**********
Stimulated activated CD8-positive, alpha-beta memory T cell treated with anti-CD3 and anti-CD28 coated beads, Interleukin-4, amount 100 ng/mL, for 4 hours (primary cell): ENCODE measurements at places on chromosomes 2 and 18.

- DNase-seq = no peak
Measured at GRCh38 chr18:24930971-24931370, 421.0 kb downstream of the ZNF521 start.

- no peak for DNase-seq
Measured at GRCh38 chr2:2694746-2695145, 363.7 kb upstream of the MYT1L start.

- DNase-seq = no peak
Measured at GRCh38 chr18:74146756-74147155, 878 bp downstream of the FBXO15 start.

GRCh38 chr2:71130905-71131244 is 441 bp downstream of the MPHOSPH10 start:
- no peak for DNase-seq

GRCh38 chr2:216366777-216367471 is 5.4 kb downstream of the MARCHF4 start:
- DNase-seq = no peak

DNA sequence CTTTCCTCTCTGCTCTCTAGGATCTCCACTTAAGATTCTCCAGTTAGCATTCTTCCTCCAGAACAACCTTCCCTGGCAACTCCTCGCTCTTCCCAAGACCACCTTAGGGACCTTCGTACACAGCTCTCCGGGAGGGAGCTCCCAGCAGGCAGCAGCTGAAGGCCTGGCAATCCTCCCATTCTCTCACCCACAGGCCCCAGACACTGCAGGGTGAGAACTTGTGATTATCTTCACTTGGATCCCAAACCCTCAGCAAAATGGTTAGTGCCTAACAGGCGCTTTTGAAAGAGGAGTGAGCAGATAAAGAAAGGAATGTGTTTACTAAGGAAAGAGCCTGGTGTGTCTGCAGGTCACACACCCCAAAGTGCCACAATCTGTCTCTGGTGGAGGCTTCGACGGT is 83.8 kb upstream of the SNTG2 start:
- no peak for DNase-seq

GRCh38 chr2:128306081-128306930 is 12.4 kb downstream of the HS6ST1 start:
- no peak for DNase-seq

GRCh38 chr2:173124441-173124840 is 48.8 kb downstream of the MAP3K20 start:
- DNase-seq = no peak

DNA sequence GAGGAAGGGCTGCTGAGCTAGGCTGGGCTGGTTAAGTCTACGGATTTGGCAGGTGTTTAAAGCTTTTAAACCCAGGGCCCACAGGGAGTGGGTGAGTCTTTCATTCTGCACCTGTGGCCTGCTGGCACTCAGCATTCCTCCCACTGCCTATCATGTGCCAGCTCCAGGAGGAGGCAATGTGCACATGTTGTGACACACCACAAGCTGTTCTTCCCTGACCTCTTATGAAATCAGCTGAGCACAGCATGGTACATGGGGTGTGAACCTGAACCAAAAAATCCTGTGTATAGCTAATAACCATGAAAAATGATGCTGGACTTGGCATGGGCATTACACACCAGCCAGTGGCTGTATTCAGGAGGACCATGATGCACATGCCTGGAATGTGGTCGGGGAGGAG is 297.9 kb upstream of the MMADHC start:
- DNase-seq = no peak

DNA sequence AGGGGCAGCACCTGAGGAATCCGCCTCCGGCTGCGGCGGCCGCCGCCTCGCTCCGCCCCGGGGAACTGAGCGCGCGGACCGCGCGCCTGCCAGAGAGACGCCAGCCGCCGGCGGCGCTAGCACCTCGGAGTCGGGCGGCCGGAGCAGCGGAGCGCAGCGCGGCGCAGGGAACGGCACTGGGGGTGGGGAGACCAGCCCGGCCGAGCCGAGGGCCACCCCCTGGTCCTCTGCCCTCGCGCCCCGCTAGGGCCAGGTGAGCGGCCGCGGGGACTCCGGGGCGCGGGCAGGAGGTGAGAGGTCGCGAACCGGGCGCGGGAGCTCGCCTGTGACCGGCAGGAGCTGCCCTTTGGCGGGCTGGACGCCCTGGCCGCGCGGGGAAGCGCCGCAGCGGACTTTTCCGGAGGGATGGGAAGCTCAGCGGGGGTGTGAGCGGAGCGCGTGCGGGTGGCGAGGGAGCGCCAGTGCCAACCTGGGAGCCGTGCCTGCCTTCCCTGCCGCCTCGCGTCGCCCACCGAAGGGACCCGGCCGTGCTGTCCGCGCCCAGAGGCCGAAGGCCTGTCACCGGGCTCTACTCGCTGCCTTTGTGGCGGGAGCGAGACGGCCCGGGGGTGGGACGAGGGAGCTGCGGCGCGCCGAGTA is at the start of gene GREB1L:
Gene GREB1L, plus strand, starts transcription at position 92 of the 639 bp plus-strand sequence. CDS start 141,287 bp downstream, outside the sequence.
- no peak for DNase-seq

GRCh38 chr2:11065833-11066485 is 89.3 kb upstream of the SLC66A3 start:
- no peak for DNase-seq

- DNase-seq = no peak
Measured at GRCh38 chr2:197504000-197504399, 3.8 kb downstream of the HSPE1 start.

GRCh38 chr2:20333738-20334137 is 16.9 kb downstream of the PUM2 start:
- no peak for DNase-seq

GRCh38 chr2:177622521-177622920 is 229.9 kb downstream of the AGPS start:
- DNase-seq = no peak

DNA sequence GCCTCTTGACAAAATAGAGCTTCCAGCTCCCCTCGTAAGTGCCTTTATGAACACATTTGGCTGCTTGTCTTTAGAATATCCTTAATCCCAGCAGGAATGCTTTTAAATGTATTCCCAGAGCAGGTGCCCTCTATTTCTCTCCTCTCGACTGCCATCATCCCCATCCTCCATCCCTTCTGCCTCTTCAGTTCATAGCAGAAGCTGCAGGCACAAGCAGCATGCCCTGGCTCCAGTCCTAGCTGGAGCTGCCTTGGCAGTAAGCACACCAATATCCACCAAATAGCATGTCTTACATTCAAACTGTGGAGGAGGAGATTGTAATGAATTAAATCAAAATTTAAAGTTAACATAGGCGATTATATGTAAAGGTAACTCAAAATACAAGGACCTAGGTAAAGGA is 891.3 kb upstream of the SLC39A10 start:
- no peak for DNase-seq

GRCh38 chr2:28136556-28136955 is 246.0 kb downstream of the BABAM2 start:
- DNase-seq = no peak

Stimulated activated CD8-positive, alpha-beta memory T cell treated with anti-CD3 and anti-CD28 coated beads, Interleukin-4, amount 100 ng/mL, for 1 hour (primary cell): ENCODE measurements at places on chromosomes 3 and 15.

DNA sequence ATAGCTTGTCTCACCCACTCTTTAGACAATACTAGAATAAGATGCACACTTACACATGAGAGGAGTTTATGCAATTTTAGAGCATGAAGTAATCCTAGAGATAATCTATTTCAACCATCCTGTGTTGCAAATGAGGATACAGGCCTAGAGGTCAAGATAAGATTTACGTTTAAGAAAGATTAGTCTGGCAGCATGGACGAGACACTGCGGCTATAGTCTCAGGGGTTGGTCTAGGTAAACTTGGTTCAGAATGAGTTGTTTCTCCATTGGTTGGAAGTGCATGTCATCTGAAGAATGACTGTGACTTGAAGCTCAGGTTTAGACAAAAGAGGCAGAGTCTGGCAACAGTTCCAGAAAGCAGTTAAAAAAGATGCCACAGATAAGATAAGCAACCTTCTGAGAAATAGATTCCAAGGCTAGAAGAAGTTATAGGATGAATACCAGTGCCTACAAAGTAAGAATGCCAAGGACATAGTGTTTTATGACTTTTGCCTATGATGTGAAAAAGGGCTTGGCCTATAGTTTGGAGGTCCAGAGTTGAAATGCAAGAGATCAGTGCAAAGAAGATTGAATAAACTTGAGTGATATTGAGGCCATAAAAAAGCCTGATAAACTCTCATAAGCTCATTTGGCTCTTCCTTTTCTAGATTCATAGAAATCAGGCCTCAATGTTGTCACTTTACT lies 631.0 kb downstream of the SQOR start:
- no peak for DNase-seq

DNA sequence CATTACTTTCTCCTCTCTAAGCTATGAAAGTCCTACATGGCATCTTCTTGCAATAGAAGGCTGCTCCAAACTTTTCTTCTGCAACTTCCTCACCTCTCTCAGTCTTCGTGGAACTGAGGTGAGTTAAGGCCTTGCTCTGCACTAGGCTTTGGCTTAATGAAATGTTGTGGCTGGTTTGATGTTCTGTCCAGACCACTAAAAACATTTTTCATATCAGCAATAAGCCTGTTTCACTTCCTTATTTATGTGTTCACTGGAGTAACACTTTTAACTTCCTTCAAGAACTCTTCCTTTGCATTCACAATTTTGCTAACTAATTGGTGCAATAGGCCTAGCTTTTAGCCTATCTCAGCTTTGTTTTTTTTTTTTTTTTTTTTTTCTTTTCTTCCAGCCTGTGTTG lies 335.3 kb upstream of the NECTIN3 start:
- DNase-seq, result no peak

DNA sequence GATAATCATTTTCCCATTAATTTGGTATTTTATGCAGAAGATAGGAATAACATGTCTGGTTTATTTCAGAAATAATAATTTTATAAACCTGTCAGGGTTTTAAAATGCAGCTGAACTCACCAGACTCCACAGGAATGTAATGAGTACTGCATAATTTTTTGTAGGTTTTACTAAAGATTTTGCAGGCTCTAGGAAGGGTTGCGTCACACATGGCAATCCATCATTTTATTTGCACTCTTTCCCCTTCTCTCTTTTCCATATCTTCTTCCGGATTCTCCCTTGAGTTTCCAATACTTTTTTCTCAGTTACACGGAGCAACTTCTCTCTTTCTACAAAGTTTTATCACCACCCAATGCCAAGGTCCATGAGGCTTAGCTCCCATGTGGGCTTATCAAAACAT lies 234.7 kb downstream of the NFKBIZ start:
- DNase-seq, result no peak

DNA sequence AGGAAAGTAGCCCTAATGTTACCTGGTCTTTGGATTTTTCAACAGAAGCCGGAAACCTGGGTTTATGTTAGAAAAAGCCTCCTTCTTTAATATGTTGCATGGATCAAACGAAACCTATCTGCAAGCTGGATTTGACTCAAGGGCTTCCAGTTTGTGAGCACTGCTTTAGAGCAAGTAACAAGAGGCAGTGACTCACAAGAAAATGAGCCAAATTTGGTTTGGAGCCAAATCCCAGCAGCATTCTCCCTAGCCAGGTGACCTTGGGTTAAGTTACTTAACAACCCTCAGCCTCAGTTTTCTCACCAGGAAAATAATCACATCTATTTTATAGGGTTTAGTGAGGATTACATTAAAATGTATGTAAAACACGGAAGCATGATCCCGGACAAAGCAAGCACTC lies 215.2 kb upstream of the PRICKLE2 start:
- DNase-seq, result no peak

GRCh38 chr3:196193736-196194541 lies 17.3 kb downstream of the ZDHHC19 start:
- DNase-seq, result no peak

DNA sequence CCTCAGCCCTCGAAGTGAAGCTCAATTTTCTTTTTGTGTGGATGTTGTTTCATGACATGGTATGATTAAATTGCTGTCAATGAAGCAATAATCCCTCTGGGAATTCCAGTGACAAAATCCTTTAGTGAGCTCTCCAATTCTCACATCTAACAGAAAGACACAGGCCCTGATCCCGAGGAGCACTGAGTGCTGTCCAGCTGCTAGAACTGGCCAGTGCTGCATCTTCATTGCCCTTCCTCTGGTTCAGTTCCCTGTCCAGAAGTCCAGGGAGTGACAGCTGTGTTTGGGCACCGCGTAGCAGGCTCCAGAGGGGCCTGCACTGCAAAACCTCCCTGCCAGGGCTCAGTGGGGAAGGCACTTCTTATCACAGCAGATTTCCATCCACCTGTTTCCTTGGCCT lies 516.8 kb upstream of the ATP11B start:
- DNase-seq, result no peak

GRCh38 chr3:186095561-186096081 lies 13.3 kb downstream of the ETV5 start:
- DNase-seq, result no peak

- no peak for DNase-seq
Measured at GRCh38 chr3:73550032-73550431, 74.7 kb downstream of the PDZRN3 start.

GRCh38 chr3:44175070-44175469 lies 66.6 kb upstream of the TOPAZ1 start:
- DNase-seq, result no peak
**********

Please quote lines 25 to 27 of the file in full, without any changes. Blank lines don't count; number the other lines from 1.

- DNase-seq = no peak
Measured at GRCh38 chr2:197504000-197504399, 3.8 kb downstream of the HSPE1 start.

GRCh38 chr2:20333738-20334137 is 16.9 kb downstream of the PUM2 start: